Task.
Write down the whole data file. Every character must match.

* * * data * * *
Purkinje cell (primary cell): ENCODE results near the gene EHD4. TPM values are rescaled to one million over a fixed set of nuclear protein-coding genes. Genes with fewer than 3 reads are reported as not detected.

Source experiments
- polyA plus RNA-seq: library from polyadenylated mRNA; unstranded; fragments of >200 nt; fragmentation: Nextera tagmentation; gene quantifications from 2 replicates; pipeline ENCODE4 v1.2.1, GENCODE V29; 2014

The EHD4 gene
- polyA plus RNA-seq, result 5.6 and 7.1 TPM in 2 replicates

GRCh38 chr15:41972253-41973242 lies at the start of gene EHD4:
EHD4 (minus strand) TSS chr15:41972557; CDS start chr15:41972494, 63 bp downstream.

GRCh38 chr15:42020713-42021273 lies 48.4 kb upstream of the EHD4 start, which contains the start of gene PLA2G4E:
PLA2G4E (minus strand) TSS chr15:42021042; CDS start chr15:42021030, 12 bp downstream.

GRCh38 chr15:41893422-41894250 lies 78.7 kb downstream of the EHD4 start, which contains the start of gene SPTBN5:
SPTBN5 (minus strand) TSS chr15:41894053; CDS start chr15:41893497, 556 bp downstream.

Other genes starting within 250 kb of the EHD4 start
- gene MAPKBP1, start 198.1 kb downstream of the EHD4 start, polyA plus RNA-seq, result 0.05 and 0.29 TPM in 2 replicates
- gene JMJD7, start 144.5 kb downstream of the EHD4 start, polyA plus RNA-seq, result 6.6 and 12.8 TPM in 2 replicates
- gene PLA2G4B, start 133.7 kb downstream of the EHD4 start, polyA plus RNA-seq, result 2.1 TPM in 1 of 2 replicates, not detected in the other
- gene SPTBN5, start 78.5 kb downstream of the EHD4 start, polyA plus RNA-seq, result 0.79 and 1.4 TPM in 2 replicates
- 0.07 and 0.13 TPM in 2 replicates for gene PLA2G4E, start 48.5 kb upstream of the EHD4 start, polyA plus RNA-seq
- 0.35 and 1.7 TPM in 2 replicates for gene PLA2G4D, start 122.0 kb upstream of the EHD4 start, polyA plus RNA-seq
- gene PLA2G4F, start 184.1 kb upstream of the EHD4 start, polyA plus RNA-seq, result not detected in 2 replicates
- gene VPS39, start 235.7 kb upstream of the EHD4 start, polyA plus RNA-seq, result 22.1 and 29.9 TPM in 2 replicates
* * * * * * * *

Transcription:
Purkinje cell (primary cell): ENCODE results near the gene EHD4. TPM values are rescaled to one million over a fixed set of nuclear protein-coding genes. Genes with fewer than 3 reads are reported as not detected.

Source experiments
- polyA plus RNA-seq: library from polyadenylated mRNA; unstranded; fragments of >200 nt; fragmentation: Nextera tagmentation; gene quantifications from 2 replicates; pipeline ENCODE4 v1.2.1, GENCODE V29; 2014

The EHD4 gene
- polyA plus RNA-seq, result 5.6 and 7.1 TPM in 2 replicates

GRCh38 chr15:41972253-41973242 lies at the start of gene EHD4:
EHD4 (minus strand) TSS chr15:41972557; CDS start chr15:41972494, 63 bp downstream.

GRCh38 chr15:42020713-42021273 lies 48.4 kb upstream of the EHD4 start, which contains the start of gene PLA2G4E:
PLA2G4E (minus strand) TSS chr15:42021042; CDS start chr15:42021030, 12 bp downstream.

GRCh38 chr15:41893422-41894250 lies 78.7 kb downstream of the EHD4 start, which contains the start of gene SPTBN5:
SPTBN5 (minus strand) TSS chr15:41894053; CDS start chr15:41893497, 556 bp downstream.

Other genes starting within 250 kb of the EHD4 start
- gene MAPKBP1, start 198.1 kb downstream of the EHD4 start, polyA plus RNA-seq, result 0.05 and 0.29 TPM in 2 replicates
- gene JMJD7, start 144.5 kb downstream of the EHD4 start, polyA plus RNA-seq, result 6.6 and 12.8 TPM in 2 replicates
- gene PLA2G4B, start 133.7 kb downstream of the EHD4 start, polyA plus RNA-seq, result 2.1 TPM in 1 of 2 replicates, not detected in the other
- gene SPTBN5, start 78.5 kb downstream of the EHD4 start, polyA plus RNA-seq, result 0.79 and 1.4 TPM in 2 replicates
- 0.07 and 0.13 TPM in 2 replicates for gene PLA2G4E, start 48.5 kb upstream of the EHD4 start, polyA plus RNA-seq
- 0.35 and 1.7 TPM in 2 replicates for gene PLA2G4D, start 122.0 kb upstream of the EHD4 start, polyA plus RNA-seq
- gene PLA2G4F, start 184.1 kb upstream of the EHD4 start, polyA plus RNA-seq, result not detected in 2 replicates
- gene VPS39, start 235.7 kb upstream of the EHD4 start, polyA plus RNA-seq, result 22.1 and 29.9 TPM in 2 replicates